Signs Of A Stonington Summer

In seasonal towns like Stonington, many businesses close for the winter. When spring comes, residents start to look for signs of when the businesses will reopen. The businesses reopening sends the welcome message that summer, when Stonington will (we hope) welcome happy and free-spending tourists back to the town, is just around the corner.

Because all of the businesses are locally owned, each one follows its own timetable, which means the town-wide reopening is really a gradual process. Some businesses have partially reopened, some have shown activity that suggests they are getting ready, and others remain dark and shuttered, with no signs of life yet.

I like to look for clues about where things stand during my walks around town. Sometimes the signs of reopening are literal signs, like the hand-lettered notice in the door of one of the shops shown below, and sometimes it is doing the things that get a space ready for business—like painting the gray wooden deck and putting up the signs and the bright red lobster at the Stonington Ice Cream Company stand, above. When the handwritten list of flavors goes up next to the order window, completing the last step in the reopening process, we’ll know that summer is really here.

For The Artists Out There

We’re lucky to have some talented artists as friends, and I am flattered that they have liked some of my Stonington photos enough to use them as the basis for paintings.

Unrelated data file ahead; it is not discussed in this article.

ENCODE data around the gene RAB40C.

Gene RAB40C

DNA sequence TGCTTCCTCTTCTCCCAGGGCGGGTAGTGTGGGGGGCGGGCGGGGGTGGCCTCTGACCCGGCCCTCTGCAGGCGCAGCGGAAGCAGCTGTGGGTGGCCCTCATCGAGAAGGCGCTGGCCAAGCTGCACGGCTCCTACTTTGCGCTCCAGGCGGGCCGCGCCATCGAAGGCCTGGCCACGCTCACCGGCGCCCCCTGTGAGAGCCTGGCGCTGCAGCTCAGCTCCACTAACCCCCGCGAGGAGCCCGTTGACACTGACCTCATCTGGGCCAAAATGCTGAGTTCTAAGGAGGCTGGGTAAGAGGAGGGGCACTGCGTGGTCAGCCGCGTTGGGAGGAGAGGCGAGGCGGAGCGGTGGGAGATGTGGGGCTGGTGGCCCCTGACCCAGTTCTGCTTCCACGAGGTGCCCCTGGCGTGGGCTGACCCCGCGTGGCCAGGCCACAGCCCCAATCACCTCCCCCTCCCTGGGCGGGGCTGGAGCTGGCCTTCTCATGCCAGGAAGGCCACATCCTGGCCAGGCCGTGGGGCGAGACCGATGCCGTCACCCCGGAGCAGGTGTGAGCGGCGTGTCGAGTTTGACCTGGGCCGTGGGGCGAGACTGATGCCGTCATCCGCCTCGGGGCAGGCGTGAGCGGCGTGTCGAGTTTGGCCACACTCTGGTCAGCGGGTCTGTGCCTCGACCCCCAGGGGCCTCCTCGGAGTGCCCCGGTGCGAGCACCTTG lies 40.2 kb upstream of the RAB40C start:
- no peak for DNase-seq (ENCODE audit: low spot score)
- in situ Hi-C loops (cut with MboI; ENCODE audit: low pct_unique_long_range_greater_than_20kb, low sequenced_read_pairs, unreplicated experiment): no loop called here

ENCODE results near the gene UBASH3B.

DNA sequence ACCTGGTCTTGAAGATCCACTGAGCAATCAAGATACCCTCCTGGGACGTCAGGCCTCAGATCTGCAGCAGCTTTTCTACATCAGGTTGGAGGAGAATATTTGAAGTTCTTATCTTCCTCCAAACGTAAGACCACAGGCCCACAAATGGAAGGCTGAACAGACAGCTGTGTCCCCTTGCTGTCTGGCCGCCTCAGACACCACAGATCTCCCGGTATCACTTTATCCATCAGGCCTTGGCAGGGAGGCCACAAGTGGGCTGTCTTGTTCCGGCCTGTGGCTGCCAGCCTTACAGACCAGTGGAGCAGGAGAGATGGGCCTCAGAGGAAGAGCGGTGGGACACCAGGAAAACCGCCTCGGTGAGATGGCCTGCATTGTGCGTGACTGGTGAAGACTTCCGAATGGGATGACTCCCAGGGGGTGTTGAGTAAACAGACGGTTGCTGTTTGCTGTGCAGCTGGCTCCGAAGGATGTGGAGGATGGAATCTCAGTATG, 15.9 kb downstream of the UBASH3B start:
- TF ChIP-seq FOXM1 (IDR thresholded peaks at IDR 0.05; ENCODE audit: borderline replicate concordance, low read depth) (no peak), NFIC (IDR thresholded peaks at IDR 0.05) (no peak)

It’s a beautiful, sunny Sunday in Stonington today, with perfect conditions for some photography of the scenes around town. Above is a photo looking east form a spot next to the mailboat dock, and below is a shot of downtown Stonington, and a big patch of floating algae, from the public dock next to the Harbor View grocery store. They both have some interesting colors and lots of different shades of blue.

I’ll keep taking the pictures as long as someone else does the painting!

The Stonington Salute

On my walk this morning, a few pickup trucks–the official vehicle of choice for most of the hardy residents of Stonington–passed me on the road. I gave the “walkers’ wave,” which is a cheerful smile and an upward flap of the right hand, fully exposing the palm. In return, the drivers of the pickups gave thestandard two-finger wave from the steering wheel, which I call the “Stonington salute.”

The two-finger steering wheel wave isn’t unique to Stonington–not by a long shot. Texas apparently has tried to claim it as a Texas invention; in the Lone Star State it’s evidently called the “hi sign.” Others describe the gesture as a “rural wave.” I like calling it the Stonington salute, even if it wasn’t invented or perfected here, because I’m a fan of alliteration. But I also like and appreciate the friendly thoughts behind the gesture. The drivers want the walkers to know that they see us and are acknowledging our presence, and the walkers want to be sure that the drivers are aware that we’re sharing the road, too.

The Stonington salute is a small-town thing, for sure. When I’m walking down the street in German Village, passing cars don’t give a wave. If big-city motorists waved at every pedestrian, they’d be waving their arms off. And there’s really not the need to do it, either. Pedestrians aren’t walking in the roadway, like they do here; they are on sidewalks, separated from the street by the devil strip and, in the case of German Village, a row of parked cars, too. The safety concerns that are part of the motivation of the Stonington salute and the walkers’ wave just don’t exist.